The day-long workshop brings together pioneering archivists of the Snowden documents from North America and Europe for the first time. It enables them to present their work in depth, in order to facilitate deeper "learning from" processes.
Additional guests, who do research or run projects adjacent to Snowden archive initiatives, will provide ideas about how such an archive could be used for explorations and projects by journalists, researchers, activists, and librarians.
Guests: Andrew Clement (The Snowden Digital Surveillance Archive), Sandro Gaycken (Digital Society Institute / dsi.esmt.org), Evan Light (Snowden Archive-in-a-Box), Geert Lovink (Institute for Network Cultures), M. C. McGrath (The Snowden Document Search / Transparency Toolkit), Deborah Natsios (Cryptome.org/The Tally Update), Pit Schultz (nettime.org), André Rebentisch (meshcon), Maria Xynou (Surveillance without Borders), John Young (Cryptome.org/The Tally Update).
Moderation: Sabrina Apitz (Berliner Gazette), Corinna Haas (ICI Library / Berliner Gazette), Krystian Woznicki (Berliner Gazette) Documentation: Norman Posselt, Adriana Radu, Magdalena Taube, Andi Weiland (all Berliner Gazette)
The workshop brings together the following Snowden archive projects:
The Snowden Document Search aims to provide a comprehensive, easy-to-use search that draws upon all text from available Snowden documents. The search is based upon the most complete archive of Snowden documents to date. It is meant to encourage users to explore the documents through its extensive filtering capabilities. While users are able to search specifically by title, description, document, document date, and release date, categories also allow filtering by agency, code word, document topic, countries mentioned, SIGADS, classification, and countries shared with. Results contain not only full document text, PDF, and description, but also links to relevant articles and basic document data, such as code words used and countries mentioned within the document. This project is a collaboration between the Courage Foundation and the Transparency Toolkit.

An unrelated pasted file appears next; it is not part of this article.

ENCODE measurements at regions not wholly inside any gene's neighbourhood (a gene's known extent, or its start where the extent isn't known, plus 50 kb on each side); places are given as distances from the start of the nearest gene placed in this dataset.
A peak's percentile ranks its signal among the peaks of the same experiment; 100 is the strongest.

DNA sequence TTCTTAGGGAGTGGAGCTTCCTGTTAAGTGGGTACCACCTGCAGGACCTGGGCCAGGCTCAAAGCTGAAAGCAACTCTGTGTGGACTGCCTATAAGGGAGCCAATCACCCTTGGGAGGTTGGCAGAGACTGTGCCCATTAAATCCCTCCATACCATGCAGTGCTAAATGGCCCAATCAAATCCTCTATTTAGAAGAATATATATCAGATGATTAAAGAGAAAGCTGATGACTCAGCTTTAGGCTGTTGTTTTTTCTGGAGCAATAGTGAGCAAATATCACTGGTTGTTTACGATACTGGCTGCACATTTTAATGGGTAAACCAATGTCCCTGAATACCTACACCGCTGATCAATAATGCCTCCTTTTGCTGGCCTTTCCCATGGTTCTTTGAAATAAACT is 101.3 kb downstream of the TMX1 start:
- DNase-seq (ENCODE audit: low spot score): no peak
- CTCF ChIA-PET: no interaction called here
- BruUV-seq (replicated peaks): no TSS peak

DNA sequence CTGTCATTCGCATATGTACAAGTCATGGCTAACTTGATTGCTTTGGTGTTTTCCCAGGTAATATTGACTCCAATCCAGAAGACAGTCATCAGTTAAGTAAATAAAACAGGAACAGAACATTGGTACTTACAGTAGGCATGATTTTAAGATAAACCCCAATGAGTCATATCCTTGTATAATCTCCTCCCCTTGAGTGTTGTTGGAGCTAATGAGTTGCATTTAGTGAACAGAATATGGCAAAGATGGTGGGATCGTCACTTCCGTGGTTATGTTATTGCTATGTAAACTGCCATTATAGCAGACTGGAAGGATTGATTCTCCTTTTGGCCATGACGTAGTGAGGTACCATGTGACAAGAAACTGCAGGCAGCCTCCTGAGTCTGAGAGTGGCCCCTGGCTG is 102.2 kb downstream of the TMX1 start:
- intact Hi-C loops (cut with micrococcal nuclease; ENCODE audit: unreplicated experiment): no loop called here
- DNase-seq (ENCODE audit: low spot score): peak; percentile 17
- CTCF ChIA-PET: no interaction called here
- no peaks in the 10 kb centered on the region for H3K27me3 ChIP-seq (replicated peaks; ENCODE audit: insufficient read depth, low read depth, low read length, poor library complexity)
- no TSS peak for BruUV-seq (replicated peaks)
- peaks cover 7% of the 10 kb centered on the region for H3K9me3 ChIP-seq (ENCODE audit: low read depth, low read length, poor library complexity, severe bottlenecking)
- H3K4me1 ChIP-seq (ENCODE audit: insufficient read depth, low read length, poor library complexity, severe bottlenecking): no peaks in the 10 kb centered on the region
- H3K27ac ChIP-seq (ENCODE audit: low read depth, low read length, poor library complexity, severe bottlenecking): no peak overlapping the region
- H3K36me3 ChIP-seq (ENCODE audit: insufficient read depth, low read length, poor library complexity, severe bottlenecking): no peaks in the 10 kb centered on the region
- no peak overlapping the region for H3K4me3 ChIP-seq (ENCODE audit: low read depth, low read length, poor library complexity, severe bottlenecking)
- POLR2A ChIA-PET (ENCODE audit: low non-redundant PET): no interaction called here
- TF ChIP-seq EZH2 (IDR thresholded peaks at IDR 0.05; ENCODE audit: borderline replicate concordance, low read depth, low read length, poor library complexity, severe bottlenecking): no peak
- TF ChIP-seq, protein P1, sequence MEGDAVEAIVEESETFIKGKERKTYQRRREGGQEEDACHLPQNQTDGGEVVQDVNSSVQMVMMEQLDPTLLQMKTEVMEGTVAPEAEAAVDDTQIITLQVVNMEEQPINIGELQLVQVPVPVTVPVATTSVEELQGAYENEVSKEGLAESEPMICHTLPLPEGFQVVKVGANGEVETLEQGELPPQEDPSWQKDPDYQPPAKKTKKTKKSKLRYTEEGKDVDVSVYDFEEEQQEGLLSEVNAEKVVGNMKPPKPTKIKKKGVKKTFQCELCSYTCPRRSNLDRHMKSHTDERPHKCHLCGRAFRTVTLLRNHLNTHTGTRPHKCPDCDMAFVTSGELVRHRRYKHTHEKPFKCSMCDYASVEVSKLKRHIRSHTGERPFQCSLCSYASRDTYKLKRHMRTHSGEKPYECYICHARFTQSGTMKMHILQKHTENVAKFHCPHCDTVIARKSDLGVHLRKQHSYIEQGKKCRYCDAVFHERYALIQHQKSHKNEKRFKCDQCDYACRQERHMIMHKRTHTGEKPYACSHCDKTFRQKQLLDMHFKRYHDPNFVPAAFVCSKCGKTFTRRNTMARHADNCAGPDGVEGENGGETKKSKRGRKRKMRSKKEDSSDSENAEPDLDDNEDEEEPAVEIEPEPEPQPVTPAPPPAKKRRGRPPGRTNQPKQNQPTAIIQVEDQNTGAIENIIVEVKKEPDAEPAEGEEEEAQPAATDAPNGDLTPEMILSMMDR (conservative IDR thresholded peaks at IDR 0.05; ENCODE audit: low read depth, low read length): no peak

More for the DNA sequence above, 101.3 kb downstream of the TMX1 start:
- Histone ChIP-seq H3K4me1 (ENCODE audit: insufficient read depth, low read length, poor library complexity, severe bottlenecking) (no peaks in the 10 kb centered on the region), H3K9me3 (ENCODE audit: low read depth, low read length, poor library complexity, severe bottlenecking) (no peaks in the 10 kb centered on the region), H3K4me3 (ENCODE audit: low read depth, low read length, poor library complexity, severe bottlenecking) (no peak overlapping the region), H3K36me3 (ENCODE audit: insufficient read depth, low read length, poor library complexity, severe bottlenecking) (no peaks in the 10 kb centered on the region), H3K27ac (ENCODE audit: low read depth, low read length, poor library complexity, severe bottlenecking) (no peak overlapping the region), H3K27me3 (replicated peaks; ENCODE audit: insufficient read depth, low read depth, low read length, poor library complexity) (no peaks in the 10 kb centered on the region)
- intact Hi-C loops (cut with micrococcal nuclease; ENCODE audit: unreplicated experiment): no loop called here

The Snowden Digital Surveillance Archive is the first fully text-searchable, internet-based archive of all files leaked by Snowden and subsequently published by the press. It was initiated by Andrew Clement in collaboration with the Canadian Journalists for Free Expression, who now host it. Created by archivists trained at the University of Toronto, it contains document descriptions and browsable indices such as initiating agency, surveillance program, publishing source, reporting journalist, and creation and publication dates.
The Snowden Archive-in-a-Box is an autonomous stand-alone wireless network and web server version of the Snowden Digital Surveillance Archive designed to provide end-users with a secure off-line method to use this database without the threat of mass covert surveillance. This evolving project includes a surveillance demonstration apparatus that monitors wireless traffic to the server and plays it back visually in real time. Evan Light at Concordia University conceived of and continues to develop the portable version - the Snowden Archive-in-a-Box.
Cryptome.org is widely considered as the precursor of digital whistleblower platforms and was also the first one to systematically collect all published Snowden documents. Cryptome's scatterplots of original artworks and cartographic research interweave geneaology with geopolitics, juxtaposing the biography of a spy-assassin who defected in Cold War Germany with the 21st-century border crossings of an informant-whistleblower eluding prosecution by the surveillance state. As fugitive defector and whistleblower navigate aliases and false tallies what does this phrase mean, they raise compelling questions about sovereignty, territory, citizenship, and the inchoate quantification of a borderless public domain.